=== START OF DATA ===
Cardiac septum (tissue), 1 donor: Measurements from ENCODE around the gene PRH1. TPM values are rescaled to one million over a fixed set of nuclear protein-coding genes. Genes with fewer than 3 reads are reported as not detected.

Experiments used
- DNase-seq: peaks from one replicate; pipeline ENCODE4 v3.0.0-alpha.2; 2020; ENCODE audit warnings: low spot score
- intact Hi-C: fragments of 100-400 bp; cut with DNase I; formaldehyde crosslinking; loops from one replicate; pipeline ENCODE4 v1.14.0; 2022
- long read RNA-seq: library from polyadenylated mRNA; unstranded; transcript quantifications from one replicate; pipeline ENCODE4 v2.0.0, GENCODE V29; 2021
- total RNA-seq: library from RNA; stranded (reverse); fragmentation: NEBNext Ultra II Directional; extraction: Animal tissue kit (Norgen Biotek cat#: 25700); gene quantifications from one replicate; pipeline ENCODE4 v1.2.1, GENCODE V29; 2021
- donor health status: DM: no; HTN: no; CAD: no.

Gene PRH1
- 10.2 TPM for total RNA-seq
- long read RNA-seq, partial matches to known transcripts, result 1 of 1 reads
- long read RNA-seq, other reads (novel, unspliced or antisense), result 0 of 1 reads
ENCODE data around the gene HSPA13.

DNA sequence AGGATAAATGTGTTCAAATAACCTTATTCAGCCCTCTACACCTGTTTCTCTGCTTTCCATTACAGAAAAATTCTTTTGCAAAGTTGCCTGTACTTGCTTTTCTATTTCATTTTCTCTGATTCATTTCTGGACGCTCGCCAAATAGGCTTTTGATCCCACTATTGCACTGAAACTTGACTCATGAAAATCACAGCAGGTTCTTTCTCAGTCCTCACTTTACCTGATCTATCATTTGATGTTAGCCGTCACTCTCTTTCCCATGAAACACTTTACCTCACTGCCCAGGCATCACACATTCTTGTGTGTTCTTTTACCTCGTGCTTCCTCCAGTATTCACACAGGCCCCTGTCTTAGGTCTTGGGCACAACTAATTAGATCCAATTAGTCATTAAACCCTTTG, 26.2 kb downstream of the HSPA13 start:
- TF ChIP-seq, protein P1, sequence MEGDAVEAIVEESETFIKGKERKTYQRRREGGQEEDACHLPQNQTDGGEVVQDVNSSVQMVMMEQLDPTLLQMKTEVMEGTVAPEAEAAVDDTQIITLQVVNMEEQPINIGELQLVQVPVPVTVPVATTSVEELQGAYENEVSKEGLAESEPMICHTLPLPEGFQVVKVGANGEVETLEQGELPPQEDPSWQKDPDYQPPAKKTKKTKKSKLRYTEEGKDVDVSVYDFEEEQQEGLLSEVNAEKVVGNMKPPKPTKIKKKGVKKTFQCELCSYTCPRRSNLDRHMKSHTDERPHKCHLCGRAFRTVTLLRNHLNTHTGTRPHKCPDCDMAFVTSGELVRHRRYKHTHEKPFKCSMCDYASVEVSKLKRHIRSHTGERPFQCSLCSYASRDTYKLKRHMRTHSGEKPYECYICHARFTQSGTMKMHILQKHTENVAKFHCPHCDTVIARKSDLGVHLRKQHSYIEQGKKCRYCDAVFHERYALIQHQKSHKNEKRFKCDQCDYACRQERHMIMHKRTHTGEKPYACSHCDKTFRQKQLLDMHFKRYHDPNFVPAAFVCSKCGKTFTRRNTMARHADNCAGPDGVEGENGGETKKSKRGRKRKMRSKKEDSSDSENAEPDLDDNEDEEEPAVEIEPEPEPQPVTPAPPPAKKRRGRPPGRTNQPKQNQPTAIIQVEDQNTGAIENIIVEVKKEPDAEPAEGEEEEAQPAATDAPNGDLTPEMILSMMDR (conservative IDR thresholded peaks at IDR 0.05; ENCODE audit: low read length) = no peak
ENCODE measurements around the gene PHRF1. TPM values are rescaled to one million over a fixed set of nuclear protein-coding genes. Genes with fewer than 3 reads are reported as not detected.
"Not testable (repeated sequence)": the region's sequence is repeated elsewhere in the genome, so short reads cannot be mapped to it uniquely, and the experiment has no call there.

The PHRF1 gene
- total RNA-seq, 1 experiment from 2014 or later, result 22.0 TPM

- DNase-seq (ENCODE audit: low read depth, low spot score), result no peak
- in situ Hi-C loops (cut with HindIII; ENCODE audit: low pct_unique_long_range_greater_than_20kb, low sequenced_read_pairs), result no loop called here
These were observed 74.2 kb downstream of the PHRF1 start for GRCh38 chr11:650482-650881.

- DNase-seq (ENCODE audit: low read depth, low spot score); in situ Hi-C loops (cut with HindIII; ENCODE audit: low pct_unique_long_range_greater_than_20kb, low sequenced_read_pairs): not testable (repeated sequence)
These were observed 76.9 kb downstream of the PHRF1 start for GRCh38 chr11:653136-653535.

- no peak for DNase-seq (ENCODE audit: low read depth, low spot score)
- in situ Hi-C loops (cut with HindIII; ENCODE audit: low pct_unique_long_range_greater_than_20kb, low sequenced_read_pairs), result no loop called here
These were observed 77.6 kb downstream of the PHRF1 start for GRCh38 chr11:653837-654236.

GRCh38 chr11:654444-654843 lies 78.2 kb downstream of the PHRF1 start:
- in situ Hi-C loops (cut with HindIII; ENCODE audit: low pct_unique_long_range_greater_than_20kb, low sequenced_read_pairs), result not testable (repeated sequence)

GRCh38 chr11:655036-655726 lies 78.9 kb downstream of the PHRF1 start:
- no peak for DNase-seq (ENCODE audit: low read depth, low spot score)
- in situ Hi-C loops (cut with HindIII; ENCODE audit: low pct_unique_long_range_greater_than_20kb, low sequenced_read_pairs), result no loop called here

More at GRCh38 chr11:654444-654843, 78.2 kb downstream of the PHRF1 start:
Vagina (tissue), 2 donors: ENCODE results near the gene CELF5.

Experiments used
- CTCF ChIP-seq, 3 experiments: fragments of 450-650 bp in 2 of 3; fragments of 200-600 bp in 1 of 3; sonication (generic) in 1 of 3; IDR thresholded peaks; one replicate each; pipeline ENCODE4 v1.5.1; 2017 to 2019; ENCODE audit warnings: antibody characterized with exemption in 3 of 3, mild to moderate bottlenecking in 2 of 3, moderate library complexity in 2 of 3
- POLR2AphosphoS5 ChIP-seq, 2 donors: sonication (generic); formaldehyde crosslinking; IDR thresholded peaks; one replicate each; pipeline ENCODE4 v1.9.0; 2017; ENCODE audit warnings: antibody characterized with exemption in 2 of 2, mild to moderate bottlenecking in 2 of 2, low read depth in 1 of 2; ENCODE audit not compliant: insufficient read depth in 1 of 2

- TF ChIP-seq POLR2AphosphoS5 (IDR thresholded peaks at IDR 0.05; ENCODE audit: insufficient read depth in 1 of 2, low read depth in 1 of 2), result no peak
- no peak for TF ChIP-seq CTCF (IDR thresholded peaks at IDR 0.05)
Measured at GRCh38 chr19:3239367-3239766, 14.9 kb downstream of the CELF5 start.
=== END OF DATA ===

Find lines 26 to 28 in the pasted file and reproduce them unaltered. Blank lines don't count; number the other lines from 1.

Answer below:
These were observed 77.6 kb downstream of the PHRF1 start for GRCh38 chr11:653837-654236.

GRCh38 chr11:654444-654843 lies 78.2 kb downstream of the PHRF1 start:
- in situ Hi-C loops (cut with HindIII; ENCODE audit: low pct_unique_long_range_greater_than_20kb, low sequenced_read_pairs), result not testable (repeated sequence)